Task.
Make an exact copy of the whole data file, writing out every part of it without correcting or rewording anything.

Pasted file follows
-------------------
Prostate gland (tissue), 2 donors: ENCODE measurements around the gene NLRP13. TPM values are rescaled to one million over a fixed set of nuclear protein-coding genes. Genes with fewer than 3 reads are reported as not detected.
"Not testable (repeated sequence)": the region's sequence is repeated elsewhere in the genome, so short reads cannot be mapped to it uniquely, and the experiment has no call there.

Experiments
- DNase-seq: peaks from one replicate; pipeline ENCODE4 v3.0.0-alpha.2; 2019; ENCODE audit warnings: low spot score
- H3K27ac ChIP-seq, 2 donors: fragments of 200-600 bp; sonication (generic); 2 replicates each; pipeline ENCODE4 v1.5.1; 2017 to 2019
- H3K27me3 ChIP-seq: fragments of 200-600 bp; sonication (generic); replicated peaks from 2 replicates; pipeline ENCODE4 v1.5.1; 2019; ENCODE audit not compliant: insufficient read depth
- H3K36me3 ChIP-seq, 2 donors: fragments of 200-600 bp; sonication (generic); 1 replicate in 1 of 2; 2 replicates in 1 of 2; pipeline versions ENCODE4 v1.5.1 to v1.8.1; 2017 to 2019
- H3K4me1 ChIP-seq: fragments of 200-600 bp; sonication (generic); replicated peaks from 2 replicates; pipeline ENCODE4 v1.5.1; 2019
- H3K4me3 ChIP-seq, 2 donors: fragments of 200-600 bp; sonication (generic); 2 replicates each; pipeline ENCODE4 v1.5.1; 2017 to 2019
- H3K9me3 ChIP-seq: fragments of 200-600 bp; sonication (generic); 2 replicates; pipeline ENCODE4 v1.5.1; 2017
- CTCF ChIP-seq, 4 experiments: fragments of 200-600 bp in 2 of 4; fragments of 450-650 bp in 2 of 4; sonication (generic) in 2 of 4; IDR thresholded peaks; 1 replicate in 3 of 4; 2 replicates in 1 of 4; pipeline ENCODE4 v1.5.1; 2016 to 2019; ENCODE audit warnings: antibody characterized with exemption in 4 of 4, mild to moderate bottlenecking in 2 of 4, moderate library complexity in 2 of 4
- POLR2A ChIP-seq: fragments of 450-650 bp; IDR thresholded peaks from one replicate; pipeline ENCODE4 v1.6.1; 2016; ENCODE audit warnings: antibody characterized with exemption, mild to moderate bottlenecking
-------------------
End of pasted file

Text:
Prostate gland (tissue), 2 donors: ENCODE measurements around the gene NLRP13. TPM values are rescaled to one million over a fixed set of nuclear protein-coding genes. Genes with fewer than 3 reads are reported as not detected.
"Not testable (repeated sequence)": the region's sequence is repeated elsewhere in the genome, so short reads cannot be mapped to it uniquely, and the experiment has no call there.

Experiments
- DNase-seq: peaks from one replicate; pipeline ENCODE4 v3.0.0-alpha.2; 2019; ENCODE audit warnings: low spot score
- H3K27ac ChIP-seq, 2 donors: fragments of 200-600 bp; sonication (generic); 2 replicates each; pipeline ENCODE4 v1.5.1; 2017 to 2019
- H3K27me3 ChIP-seq: fragments of 200-600 bp; sonication (generic); replicated peaks from 2 replicates; pipeline ENCODE4 v1.5.1; 2019; ENCODE audit not compliant: insufficient read depth
- H3K36me3 ChIP-seq, 2 donors: fragments of 200-600 bp; sonication (generic); 1 replicate in 1 of 2; 2 replicates in 1 of 2; pipeline versions ENCODE4 v1.5.1 to v1.8.1; 2017 to 2019
- H3K4me1 ChIP-seq: fragments of 200-600 bp; sonication (generic); replicated peaks from 2 replicates; pipeline ENCODE4 v1.5.1; 2019
- H3K4me3 ChIP-seq, 2 donors: fragments of 200-600 bp; sonication (generic); 2 replicates each; pipeline ENCODE4 v1.5.1; 2017 to 2019
- H3K9me3 ChIP-seq: fragments of 200-600 bp; sonication (generic); 2 replicates; pipeline ENCODE4 v1.5.1; 2017
- CTCF ChIP-seq, 4 experiments: fragments of 200-600 bp in 2 of 4; fragments of 450-650 bp in 2 of 4; sonication (generic) in 2 of 4; IDR thresholded peaks; 1 replicate in 3 of 4; 2 replicates in 1 of 4; pipeline ENCODE4 v1.5.1; 2016 to 2019; ENCODE audit warnings: antibody characterized with exemption in 4 of 4, mild to moderate bottlenecking in 2 of 4, moderate library complexity in 2 of 4
- POLR2A ChIP-seq: fragments of 450-650 bp; IDR thresholded peaks from one replicate; pipeline ENCODE4 v1.6.1; 2016; ENCODE audit warnings: antibody characterized with exemption, mild to moderate bottlenecking